Yesterday, after my plane landed in Chicago for a short business trip, the couple sitting next to me got a panicked phone call from their son. He was in Spain on a school trip, and he had heard the news that travel to the US from Europe had been banned. His dad coached him through what to do: try to find a ticket before the ban officially started, contact school officials. His mother told him to take a deep breath. This ban changed his plans, but he would be okay. (It turns out, the ban doesn’t apply to US citizens, who can be readmitted to the US if they don’t show signs of the virus, but they didn’t know that.)

Here’s the irony of this COVID-19 pandemic: we may be scrambling to isolate, but we need each other. In times of stress, human beings do better when we’re connected.

We’re all being affected by this situation. Whether we’re afraid of the illness itself, or we’re already economically impacted, or we’re just annoyed at the disruptions caused by the situation, we’re all feeling this.

Children are being affected by this, too.

With the possibilities (or realities) of school closures, loss of parents’ income due to cancelled work, cancelled activities that provide social support and positive experiences, and general uncertainty, families are going to experience (and are already experiencing) a lot of different stressors. When stress goes up in a family, the risks of negative impacts on children – like abuse and neglect – increase.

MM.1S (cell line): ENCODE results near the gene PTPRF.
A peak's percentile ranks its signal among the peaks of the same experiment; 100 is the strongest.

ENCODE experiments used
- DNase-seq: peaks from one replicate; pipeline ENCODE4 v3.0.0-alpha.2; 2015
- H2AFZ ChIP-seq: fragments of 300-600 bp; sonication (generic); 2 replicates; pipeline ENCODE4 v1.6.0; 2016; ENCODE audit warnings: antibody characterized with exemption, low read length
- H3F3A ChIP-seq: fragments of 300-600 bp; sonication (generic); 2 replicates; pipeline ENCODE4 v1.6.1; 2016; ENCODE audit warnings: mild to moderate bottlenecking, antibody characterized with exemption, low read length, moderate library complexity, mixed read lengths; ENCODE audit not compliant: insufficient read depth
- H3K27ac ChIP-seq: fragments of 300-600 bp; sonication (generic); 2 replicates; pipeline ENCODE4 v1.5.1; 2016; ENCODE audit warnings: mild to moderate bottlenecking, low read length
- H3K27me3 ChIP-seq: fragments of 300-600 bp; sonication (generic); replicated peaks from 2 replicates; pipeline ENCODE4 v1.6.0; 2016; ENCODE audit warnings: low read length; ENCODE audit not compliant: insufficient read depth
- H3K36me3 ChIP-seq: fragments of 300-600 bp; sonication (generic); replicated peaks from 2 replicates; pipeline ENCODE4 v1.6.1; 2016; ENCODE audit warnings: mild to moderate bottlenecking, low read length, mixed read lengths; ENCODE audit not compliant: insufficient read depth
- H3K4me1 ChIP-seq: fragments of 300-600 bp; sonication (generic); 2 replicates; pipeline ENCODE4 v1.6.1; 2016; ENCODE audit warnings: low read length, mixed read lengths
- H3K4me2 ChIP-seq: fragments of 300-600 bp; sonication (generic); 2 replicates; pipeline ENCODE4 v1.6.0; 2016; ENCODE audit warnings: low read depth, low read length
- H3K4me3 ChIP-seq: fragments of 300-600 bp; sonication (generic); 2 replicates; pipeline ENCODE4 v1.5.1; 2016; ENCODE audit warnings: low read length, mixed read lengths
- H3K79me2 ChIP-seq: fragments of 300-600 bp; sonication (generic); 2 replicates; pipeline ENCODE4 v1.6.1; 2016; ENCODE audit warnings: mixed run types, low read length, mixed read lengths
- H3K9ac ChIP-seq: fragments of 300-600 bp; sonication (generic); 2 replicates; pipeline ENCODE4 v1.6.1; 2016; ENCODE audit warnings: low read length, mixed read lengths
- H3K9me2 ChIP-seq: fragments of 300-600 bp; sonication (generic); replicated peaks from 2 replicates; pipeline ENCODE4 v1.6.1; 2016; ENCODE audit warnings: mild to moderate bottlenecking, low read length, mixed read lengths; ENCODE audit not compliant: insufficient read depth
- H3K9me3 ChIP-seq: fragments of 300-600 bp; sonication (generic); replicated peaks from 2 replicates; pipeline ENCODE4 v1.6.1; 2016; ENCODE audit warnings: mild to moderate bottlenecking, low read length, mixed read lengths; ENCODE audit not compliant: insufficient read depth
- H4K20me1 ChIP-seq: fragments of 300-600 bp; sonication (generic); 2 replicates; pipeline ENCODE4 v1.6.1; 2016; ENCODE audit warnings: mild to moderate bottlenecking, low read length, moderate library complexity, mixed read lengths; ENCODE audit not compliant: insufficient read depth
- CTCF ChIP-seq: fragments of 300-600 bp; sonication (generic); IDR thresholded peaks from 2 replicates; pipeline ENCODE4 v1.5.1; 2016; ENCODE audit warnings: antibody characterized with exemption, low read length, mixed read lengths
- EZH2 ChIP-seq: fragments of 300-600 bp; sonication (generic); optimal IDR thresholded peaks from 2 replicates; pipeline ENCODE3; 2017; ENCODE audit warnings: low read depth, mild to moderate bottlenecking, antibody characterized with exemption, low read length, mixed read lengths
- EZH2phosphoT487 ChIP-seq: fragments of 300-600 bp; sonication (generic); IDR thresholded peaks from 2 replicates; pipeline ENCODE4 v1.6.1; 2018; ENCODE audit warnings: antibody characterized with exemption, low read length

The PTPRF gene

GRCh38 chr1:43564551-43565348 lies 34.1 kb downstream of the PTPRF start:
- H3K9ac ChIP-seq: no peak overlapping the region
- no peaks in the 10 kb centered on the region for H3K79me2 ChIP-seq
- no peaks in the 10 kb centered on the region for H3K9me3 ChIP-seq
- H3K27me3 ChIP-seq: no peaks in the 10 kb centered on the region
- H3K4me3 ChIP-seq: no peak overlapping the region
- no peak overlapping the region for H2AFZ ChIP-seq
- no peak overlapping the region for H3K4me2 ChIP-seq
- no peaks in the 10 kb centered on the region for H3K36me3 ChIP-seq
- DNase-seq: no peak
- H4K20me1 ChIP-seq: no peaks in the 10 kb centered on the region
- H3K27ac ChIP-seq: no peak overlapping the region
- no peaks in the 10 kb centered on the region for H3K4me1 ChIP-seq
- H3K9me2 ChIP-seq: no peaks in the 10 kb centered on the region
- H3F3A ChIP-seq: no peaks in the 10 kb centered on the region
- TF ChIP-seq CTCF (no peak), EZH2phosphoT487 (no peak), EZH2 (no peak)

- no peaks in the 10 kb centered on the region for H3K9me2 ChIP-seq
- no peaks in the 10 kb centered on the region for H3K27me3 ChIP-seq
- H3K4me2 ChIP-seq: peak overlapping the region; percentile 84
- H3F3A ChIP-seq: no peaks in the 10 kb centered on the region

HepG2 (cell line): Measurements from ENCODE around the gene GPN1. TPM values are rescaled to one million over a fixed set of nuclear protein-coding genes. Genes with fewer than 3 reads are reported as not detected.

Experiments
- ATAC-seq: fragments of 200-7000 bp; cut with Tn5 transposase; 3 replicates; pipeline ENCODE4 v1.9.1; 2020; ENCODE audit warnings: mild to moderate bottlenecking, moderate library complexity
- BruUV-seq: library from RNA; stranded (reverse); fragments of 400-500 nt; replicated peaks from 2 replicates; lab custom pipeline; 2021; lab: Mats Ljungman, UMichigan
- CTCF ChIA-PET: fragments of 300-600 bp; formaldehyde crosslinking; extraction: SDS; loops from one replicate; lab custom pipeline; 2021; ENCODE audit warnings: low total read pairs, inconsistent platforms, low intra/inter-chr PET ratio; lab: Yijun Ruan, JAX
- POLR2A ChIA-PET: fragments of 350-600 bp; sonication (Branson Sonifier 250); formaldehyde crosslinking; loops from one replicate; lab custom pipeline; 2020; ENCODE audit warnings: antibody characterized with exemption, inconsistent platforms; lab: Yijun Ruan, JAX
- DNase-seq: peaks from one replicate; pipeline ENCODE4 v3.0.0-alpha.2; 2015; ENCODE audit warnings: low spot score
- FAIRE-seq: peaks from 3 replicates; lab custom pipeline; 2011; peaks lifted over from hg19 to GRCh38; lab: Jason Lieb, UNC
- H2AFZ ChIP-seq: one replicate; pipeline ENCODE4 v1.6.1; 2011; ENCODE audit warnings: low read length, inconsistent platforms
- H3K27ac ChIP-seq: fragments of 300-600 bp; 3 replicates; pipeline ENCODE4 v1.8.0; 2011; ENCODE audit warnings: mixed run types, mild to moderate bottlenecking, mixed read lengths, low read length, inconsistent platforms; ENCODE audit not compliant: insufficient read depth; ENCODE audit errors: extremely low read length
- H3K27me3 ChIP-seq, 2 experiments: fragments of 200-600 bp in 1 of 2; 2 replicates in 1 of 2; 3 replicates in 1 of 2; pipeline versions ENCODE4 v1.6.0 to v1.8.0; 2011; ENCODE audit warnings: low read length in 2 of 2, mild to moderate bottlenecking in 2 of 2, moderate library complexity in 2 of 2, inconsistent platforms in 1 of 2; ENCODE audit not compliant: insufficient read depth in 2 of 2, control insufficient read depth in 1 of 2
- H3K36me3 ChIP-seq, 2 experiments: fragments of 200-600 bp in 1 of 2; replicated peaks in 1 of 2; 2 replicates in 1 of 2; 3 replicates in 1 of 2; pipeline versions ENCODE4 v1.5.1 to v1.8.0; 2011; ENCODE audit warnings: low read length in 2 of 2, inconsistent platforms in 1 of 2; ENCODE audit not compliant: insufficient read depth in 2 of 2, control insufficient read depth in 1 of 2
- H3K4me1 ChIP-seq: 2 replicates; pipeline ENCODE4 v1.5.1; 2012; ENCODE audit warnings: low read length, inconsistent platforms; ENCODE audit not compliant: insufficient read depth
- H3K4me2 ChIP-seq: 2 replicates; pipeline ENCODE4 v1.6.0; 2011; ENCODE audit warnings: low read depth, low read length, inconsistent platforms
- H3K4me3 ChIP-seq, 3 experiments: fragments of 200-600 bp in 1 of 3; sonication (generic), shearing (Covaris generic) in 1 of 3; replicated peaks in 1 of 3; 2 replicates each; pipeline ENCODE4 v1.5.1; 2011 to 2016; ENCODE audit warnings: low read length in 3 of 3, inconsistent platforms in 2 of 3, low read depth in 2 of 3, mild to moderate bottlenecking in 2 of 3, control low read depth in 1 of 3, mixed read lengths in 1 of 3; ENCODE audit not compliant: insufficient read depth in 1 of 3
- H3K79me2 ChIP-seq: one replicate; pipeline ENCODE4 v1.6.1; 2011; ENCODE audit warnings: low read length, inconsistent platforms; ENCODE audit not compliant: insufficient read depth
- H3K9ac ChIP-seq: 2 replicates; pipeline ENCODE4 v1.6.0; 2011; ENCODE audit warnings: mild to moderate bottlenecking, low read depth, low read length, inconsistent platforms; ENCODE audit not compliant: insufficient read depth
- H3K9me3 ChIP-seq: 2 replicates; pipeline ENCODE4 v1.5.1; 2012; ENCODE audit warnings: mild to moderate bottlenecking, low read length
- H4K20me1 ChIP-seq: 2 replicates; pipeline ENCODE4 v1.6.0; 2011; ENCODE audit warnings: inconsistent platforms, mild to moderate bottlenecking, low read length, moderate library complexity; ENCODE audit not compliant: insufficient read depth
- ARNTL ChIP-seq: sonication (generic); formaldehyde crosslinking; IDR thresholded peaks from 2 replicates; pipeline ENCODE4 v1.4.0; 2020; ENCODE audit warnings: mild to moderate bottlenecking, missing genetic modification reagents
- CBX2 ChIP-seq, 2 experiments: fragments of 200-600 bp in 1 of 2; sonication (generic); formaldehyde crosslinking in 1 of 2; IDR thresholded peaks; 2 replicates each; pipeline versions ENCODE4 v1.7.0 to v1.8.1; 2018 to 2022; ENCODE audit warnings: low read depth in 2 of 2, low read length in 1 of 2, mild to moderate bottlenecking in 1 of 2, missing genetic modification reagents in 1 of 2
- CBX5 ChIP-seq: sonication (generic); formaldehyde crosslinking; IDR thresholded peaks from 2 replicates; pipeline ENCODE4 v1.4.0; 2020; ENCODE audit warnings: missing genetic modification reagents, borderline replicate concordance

We can buffer that stress.

The first way we do that is to keep ourselves self-regulated. Self-regulation means being able to calm ourselves down. Here’s the reality of having a human brain: We do our worst thinking and behavior when we are stressed. We do our best thinking, planning, and processing when we’re self-regulated. We can do this in many ways. Maybe it’s taking a deep breath. Maybe it’s taking a break from the news. Maybe it’s venting to a friend. Maybe it’s connecting to someone through conversation, humor, or a smile.

Which brings me to the second way we buffer stress: keep connecting to each other, and keep on connecting to families. Social connections are protective to families and children. We may need to physically socially distance ourselves, but this isn’t the time to disconnect – this is a time to get creative with how we connect.

Do things that help you stay centered. Check in with parents that you know.

Let’s get through this thing together.


Be well,

Claire Louge

Executive Director

Prevent Child Abuse Arizona